The good news is that an increasing percentage of your employees plan to stay put in 2013. According to a recently released Deloitte survey, 80% of employees do not plan to change jobs over the next year, representing a significant increase from 2011, when only 65% were planning an exit.

The bad news, however, is that an alarming number of the 20% who plan to leave are either high-performing or high-potential employees.

Smart employers have always recognized that top performers want recognition and an opportunity to positively influence and impact the organization, but as the economy sank in recent years and survival and stabilization took precedence, even some well-led organizations have been neglecting the needs of key employees.

Our informal survey of human resources managers at some leading healthcare design firms suggests they each face unique challenges and opportunities to help keep top talent.

Many healthcare project managers and architects associate their happiness and identity with projects and clients as much as with their employer. If projects are interesting and challenging, and the relationships that are developed during the project are positive, top talent will be far less likely to seek greener pasture.

A fulfilling relationship with a client that has a five-year project or several smaller projects over the same duration, as are common in healthcare, will minimize the risk of departure.

Smart healthcare design firms monitor the perceptions that employees have of their employer as well as with their projects and clients.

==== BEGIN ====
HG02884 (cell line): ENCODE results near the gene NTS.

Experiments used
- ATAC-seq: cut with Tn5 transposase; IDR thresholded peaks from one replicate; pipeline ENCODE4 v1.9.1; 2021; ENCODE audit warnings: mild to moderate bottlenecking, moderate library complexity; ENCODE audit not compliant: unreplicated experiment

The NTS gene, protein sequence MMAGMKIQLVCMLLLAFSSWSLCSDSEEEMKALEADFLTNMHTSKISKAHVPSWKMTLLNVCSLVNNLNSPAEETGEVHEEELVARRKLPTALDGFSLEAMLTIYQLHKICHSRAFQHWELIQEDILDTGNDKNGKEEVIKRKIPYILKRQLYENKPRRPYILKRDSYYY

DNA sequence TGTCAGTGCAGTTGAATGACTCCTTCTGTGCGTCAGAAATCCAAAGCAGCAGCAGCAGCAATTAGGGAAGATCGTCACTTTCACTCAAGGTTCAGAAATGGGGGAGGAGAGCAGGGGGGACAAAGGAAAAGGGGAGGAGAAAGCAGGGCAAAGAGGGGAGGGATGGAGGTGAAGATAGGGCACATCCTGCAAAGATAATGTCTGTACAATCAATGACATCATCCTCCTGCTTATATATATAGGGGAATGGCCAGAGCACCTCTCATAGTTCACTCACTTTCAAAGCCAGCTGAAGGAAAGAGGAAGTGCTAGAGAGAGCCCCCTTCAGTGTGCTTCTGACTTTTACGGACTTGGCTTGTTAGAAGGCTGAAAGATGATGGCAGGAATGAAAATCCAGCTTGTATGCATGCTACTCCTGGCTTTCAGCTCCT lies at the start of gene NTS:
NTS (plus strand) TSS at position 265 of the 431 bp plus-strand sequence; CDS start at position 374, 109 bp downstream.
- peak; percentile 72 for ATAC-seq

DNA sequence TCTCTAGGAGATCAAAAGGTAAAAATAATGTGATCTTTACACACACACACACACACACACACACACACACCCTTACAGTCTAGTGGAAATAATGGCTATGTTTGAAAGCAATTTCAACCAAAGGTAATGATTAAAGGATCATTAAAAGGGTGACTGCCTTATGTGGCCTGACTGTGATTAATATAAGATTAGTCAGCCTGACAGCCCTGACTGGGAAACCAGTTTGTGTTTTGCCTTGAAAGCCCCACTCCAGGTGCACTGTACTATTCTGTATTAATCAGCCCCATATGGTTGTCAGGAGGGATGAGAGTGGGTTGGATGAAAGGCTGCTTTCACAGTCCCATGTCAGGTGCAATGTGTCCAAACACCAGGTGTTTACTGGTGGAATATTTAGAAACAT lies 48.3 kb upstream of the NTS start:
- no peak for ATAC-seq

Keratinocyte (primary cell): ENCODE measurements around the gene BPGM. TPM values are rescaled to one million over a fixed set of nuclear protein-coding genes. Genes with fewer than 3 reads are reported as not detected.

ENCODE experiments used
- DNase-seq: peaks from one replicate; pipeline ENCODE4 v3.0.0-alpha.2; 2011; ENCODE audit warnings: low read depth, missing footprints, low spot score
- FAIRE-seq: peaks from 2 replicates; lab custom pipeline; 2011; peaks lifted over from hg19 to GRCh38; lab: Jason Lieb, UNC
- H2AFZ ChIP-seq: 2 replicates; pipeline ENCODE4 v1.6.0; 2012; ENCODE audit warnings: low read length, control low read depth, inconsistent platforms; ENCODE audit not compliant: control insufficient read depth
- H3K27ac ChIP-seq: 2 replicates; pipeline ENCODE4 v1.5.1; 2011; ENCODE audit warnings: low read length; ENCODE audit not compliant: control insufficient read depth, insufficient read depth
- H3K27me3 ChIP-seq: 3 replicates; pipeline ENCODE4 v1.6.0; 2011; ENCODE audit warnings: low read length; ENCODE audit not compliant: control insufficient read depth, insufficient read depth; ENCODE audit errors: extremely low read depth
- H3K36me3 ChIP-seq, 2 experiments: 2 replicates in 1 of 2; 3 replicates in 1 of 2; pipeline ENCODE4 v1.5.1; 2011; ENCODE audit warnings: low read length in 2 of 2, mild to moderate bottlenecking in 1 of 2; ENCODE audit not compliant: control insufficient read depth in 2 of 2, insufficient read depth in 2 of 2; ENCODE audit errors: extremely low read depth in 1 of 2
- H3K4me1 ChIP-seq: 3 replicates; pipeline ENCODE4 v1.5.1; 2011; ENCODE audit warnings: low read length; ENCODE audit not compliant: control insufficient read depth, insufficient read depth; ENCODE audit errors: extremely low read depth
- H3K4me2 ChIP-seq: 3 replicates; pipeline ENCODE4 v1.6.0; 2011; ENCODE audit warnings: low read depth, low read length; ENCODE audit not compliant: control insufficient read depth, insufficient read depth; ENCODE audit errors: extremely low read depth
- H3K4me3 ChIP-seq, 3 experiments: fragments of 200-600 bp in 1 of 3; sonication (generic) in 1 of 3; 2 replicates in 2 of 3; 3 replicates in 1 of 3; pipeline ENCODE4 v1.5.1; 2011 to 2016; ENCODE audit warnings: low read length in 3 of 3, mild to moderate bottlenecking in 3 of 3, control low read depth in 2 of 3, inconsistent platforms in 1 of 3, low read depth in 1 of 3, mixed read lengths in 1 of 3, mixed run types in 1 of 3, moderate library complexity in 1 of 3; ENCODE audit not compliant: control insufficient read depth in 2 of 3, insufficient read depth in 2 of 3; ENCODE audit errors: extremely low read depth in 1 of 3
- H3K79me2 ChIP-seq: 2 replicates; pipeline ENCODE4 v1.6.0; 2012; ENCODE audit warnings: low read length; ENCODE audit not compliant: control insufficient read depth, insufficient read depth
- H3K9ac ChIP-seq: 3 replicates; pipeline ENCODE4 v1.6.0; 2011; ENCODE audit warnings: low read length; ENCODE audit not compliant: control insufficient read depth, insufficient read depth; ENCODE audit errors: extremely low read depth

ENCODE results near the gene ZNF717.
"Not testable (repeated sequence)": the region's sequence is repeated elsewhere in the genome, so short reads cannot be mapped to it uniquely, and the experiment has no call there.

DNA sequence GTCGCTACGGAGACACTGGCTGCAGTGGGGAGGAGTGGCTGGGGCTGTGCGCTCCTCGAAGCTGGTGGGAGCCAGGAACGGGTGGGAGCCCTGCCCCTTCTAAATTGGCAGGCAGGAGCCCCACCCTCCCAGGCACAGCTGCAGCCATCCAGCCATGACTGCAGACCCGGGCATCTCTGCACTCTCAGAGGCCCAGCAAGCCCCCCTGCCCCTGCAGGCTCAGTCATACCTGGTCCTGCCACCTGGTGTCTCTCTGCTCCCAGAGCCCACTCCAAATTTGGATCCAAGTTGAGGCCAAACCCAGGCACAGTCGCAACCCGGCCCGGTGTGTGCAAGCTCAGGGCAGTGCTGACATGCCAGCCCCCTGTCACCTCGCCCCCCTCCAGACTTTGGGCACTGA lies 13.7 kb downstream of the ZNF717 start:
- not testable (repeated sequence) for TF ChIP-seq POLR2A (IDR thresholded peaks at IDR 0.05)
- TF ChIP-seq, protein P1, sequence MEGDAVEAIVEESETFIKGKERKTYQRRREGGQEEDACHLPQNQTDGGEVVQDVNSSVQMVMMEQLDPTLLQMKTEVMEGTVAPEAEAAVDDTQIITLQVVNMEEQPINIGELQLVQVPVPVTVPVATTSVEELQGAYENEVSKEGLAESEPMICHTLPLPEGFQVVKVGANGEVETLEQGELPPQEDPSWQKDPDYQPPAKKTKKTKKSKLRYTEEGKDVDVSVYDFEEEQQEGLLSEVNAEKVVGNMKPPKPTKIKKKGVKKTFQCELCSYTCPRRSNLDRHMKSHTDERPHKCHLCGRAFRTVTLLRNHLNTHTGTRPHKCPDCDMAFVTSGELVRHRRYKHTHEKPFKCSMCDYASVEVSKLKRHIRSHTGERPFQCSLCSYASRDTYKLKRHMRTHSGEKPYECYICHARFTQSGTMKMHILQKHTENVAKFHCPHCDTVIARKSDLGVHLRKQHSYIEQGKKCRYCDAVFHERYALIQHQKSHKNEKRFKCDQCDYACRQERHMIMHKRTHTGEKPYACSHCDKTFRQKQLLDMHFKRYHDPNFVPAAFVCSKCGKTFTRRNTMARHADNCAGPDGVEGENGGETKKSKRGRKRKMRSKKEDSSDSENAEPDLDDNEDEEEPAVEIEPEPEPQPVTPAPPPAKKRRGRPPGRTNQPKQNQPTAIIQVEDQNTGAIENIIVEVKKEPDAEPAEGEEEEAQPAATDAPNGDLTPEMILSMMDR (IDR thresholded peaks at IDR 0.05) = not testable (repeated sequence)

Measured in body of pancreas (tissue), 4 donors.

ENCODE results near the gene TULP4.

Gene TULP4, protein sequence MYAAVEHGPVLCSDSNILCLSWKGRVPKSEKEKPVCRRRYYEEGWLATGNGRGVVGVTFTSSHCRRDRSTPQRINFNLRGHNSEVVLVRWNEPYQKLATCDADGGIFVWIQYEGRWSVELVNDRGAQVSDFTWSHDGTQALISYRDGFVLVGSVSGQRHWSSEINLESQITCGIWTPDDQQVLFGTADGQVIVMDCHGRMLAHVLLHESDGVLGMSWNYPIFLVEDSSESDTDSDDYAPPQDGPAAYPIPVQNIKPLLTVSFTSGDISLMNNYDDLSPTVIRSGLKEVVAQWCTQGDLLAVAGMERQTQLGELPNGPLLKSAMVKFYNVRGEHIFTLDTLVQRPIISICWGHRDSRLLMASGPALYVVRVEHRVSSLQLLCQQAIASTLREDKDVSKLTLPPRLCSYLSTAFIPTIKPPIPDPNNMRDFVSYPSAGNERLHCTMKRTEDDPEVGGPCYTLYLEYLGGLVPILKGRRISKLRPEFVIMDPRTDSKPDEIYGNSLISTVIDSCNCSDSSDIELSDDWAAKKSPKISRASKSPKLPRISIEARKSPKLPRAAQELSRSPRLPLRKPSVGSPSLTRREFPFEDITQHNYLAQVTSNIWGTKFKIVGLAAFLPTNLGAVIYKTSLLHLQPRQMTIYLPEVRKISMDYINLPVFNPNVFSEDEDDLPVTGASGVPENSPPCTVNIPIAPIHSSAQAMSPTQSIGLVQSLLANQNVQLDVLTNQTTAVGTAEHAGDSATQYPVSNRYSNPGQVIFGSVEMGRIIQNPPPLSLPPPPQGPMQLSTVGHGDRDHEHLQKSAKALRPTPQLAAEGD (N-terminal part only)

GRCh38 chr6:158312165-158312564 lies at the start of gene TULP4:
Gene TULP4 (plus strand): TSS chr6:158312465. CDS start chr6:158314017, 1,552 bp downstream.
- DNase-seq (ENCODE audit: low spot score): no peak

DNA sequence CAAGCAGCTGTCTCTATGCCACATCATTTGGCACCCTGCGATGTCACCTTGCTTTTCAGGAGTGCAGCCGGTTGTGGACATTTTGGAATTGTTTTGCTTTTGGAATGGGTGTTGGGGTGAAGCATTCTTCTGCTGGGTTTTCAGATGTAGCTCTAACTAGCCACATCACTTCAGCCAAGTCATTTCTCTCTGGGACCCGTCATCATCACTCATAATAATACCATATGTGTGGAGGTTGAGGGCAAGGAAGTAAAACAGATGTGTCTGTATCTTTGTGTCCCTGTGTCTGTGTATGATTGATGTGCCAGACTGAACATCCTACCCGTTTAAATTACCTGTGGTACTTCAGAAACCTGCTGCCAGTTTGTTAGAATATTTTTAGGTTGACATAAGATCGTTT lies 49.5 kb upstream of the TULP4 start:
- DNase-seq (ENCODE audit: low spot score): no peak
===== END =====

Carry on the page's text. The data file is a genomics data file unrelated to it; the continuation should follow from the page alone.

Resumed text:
One client of ours, a leading healthcare architectural firm, recently developed a retention task force to proactively address and understand the drivers of retention. The firm’s findings strongly suggested that the needs of individuals were often determined by the generation of each individual.

Gen X and Millennials want to learn; they thirst for continuing education; they want to grow, collaborate, leverage technology, and practice lean and evidence based design. They measure their progress not by how much they have earned, but how much they have learned.

Mid-career individuals want perks and benefits that provide career flexibility, work from home, time off, and other work-life balance opportunities.

Mid- and later-stage career individuals want to know how to achieve ownership and equity, and how to optimize job security.

And, finally, all of the HR managers we spoke to about retention cited the importance of communication. Each confirmed that the relationship between the supervisor and the subordinate will often trump all other factors in retention.

In highly volatile and uncertain times, those managers who have built trusting and open relationships have benefited their organization dramatically by helping to keep key talent. For example, a healthcare design firm that recently reduced its staff is having its senior leadership play a key role in communicating to the entire staff that the future is still bright for the organization.